“Up to now, that support has been small. We have a lot of fighters, but few weapons. If they provide us more weapons, it would be good because the tactics of the mercenaries [IS] are very advanced,” said Heval Soresh, a local Kurdish fighter. “If we have more weapons we can take Raqqa easily."
Two fighters from Deir Ezzor, who covered their faces, fearing punishment for their families in the IS-besieged eastern city (MEE/Wladimir van Wilgenburg)
Talal Silo, official spokesman of the SDF forces, also said they need more arms.
“Up to now, it’s only ammunition. We need weapons like artillery, armoured cars and anti-tank rockets,” Silo said.
Although fighters have called for heavy weaponry, some light arms have been reportedly given to officers as gifts after meetings – including M4 and M16 assault rifles as well as some heavy machine guns.
However, one fighter who asked to remain anonymous, said those weapons would not be useful in tackling IS.
“These hand pistols are not useful, since ISIS will never come closer than 50 metres during battle,” the fighter said, using an alternative acronym for IS.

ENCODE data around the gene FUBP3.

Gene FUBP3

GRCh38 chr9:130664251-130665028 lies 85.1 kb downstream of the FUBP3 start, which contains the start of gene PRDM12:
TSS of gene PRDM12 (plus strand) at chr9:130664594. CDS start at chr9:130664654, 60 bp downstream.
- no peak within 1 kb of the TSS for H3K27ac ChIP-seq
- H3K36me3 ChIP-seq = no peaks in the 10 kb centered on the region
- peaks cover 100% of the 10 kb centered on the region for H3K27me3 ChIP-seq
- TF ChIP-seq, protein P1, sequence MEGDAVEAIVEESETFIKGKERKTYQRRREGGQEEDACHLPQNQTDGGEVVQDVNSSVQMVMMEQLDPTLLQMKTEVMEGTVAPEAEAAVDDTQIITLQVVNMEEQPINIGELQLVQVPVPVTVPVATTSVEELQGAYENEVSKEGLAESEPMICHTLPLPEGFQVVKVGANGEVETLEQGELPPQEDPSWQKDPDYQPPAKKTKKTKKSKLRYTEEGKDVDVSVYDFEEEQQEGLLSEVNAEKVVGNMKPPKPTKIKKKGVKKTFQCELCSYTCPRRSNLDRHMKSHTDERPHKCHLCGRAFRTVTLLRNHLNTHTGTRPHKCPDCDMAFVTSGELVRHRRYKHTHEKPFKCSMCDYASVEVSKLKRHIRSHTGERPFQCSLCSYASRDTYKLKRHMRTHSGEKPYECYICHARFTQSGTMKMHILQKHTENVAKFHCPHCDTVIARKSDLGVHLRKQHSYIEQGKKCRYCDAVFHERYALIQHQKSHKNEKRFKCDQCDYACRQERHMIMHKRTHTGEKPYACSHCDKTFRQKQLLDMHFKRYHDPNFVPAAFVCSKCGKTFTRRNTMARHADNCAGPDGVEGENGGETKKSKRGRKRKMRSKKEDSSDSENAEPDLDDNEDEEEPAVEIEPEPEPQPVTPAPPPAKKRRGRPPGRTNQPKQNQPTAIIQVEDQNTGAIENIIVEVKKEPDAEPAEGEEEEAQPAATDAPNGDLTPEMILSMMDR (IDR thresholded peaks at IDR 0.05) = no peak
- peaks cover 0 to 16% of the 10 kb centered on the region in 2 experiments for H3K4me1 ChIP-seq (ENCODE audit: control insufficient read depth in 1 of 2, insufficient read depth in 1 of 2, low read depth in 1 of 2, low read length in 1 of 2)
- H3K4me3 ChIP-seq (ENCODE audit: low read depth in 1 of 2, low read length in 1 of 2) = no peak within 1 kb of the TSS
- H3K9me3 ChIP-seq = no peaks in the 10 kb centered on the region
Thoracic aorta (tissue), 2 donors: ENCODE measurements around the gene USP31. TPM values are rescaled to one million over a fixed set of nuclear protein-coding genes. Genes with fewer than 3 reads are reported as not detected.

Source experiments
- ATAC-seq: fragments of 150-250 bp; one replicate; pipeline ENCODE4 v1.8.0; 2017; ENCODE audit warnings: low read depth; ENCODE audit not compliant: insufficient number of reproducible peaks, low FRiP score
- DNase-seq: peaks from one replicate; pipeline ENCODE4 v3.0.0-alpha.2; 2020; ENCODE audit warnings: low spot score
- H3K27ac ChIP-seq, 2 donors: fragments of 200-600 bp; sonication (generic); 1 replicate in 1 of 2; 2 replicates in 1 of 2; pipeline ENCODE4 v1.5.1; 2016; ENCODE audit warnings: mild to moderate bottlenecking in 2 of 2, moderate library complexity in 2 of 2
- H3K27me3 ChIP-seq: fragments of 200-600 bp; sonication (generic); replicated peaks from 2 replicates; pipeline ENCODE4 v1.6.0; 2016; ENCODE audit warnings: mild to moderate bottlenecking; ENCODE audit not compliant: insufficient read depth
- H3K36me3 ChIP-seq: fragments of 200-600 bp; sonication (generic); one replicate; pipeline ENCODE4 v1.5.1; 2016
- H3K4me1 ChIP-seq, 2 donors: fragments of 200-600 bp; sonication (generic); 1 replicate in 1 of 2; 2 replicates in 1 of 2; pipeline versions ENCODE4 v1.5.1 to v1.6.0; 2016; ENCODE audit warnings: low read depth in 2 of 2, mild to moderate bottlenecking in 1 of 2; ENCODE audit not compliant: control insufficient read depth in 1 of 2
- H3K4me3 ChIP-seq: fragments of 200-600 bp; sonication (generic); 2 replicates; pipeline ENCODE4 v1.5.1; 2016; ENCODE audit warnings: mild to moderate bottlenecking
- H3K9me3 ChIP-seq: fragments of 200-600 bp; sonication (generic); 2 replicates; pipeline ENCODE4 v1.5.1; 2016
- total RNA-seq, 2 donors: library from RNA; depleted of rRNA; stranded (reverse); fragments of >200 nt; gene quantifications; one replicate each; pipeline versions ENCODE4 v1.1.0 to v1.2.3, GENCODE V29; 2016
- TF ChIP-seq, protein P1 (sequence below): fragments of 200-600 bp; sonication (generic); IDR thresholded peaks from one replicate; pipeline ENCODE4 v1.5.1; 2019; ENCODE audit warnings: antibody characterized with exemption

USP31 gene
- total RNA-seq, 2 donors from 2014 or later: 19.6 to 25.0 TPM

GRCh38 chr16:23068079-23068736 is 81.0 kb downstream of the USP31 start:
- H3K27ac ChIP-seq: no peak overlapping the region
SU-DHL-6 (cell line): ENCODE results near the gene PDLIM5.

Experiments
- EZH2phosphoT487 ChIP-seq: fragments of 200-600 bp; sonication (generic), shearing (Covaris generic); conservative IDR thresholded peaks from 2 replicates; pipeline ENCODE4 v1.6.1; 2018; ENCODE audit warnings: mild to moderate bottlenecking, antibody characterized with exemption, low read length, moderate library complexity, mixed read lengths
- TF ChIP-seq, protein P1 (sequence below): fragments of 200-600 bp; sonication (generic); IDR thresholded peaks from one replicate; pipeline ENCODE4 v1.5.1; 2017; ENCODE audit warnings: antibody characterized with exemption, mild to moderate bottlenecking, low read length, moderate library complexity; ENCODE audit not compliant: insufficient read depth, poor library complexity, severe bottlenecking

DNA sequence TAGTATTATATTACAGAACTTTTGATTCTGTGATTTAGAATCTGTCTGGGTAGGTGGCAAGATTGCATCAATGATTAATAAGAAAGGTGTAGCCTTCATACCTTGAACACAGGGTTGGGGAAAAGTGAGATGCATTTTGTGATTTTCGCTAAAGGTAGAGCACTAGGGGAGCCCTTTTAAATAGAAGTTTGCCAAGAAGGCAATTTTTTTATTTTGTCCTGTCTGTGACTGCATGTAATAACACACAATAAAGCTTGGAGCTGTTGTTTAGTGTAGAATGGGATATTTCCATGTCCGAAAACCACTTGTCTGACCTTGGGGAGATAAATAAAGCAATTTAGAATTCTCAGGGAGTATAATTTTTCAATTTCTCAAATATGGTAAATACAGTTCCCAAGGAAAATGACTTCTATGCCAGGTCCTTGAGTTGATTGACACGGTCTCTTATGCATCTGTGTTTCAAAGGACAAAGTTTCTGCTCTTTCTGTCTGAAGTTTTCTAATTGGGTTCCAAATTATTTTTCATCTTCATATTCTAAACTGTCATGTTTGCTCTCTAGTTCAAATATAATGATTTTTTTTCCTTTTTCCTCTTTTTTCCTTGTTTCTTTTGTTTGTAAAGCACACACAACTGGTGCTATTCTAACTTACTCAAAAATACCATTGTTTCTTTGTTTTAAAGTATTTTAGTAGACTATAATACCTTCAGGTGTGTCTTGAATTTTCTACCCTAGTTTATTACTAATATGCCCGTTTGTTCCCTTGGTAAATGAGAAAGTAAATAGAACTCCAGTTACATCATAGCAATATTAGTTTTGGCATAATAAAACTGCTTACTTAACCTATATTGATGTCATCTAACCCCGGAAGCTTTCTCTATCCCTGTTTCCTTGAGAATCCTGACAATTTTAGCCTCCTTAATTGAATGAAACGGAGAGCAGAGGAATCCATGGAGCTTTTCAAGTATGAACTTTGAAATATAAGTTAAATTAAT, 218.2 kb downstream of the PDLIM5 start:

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The US is most likely reluctant to provide heavy weapons to the Kurdish forces because of sensitivities with NATO ally Turkey.
Ankara is at war with Kurdish militants domestically and Turkish authorities have urged against any US support for Kurdish forces inside Syria.
“We understand their [Turkey’s] concerns regarding Kurdish forces in northern Syria,” US State Department spokesman Mark Toner said last Monday. The Turkish army on 23 May warned the US not to trust the Syrian-Kurdish militia YPG.
As a result, the US has tried to build up more Arab forces within the SDF and is training 200 Arab fighters at a base near Hasakah in northeast Syria. The SDF itself is also recruiting more Arabs.
Senior Kurdish officials said that in the future, Raqqa could be part of a federal region in northern Syria administrated by local Arabs.
“I think we're going to force the governance [of Raqqa] to be Syrian Sunni Arabs, preferably from Raqqa-area tribes and residual original governance entities. That's the way it should be,” General John Allen, former special envoy to the global coalition against the Islamic State told MEE.
“I'd be very surprised if we're not already working with elements of local tribes and expatriate Raqqa civil leadership to conduct stability operations in the immediate aftermath of the clearing operation.